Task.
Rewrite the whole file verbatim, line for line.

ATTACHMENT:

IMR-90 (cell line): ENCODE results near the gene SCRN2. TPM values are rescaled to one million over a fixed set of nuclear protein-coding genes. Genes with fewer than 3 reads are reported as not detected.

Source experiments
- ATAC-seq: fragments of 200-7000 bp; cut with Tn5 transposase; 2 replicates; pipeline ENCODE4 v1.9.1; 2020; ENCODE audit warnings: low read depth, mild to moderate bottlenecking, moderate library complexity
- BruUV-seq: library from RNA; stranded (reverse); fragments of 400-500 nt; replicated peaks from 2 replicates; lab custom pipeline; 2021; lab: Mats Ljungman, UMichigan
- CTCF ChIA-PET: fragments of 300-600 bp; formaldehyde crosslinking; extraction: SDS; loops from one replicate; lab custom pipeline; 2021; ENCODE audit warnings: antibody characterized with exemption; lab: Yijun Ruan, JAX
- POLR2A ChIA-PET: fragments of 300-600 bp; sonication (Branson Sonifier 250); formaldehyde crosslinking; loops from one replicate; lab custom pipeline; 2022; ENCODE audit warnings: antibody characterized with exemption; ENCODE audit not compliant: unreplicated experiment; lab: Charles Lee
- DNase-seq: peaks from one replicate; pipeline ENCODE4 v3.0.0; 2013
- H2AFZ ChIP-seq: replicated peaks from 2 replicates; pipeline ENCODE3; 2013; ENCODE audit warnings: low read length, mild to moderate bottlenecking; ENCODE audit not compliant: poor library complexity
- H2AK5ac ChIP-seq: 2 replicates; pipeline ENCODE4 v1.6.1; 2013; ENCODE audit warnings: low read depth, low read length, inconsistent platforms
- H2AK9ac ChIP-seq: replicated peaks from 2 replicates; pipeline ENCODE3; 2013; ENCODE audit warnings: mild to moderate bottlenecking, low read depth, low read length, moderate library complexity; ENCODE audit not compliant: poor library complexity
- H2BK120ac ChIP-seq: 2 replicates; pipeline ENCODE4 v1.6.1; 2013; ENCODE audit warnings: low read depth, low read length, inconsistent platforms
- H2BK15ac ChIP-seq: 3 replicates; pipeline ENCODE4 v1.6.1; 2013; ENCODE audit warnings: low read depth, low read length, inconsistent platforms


IMR-90 (cell line): ENCODE results near the gene SCRN2. TPM values are rescaled to one million over a fixed set of nuclear protein-coding genes. Genes with fewer than 3 reads are reported as not detected.

Source experiments
- ATAC-seq: fragments of 200-7000 bp; cut with Tn5 transposase; 2 replicates; pipeline ENCODE4 v1.9.1; 2020; ENCODE audit warnings: low read depth, mild to moderate bottlenecking, moderate library complexity
- BruUV-seq: library from RNA; stranded (reverse); fragments of 400-500 nt; replicated peaks from 2 replicates; lab custom pipeline; 2021; lab: Mats Ljungman, UMichigan
- CTCF ChIA-PET: fragments of 300-600 bp; formaldehyde crosslinking; extraction: SDS; loops from one replicate; lab custom pipeline; 2021; ENCODE audit warnings: antibody characterized with exemption; lab: Yijun Ruan, JAX
- POLR2A ChIA-PET: fragments of 300-600 bp; sonication (Branson Sonifier 250); formaldehyde crosslinking; loops from one replicate; lab custom pipeline; 2022; ENCODE audit warnings: antibody characterized with exemption; ENCODE audit not compliant: unreplicated experiment; lab: Charles Lee
- DNase-seq: peaks from one replicate; pipeline ENCODE4 v3.0.0; 2013
- H2AFZ ChIP-seq: replicated peaks from 2 replicates; pipeline ENCODE3; 2013; ENCODE audit warnings: low read length, mild to moderate bottlenecking; ENCODE audit not compliant: poor library complexity
- H2AK5ac ChIP-seq: 2 replicates; pipeline ENCODE4 v1.6.1; 2013; ENCODE audit warnings: low read depth, low read length, inconsistent platforms
- H2AK9ac ChIP-seq: replicated peaks from 2 replicates; pipeline ENCODE3; 2013; ENCODE audit warnings: mild to moderate bottlenecking, low read depth, low read length, moderate library complexity; ENCODE audit not compliant: poor library complexity
- H2BK120ac ChIP-seq: 2 replicates; pipeline ENCODE4 v1.6.1; 2013; ENCODE audit warnings: low read depth, low read length, inconsistent platforms
- H2BK15ac ChIP-seq: 3 replicates; pipeline ENCODE4 v1.6.1; 2013; ENCODE audit warnings: low read depth, low read length, inconsistent platforms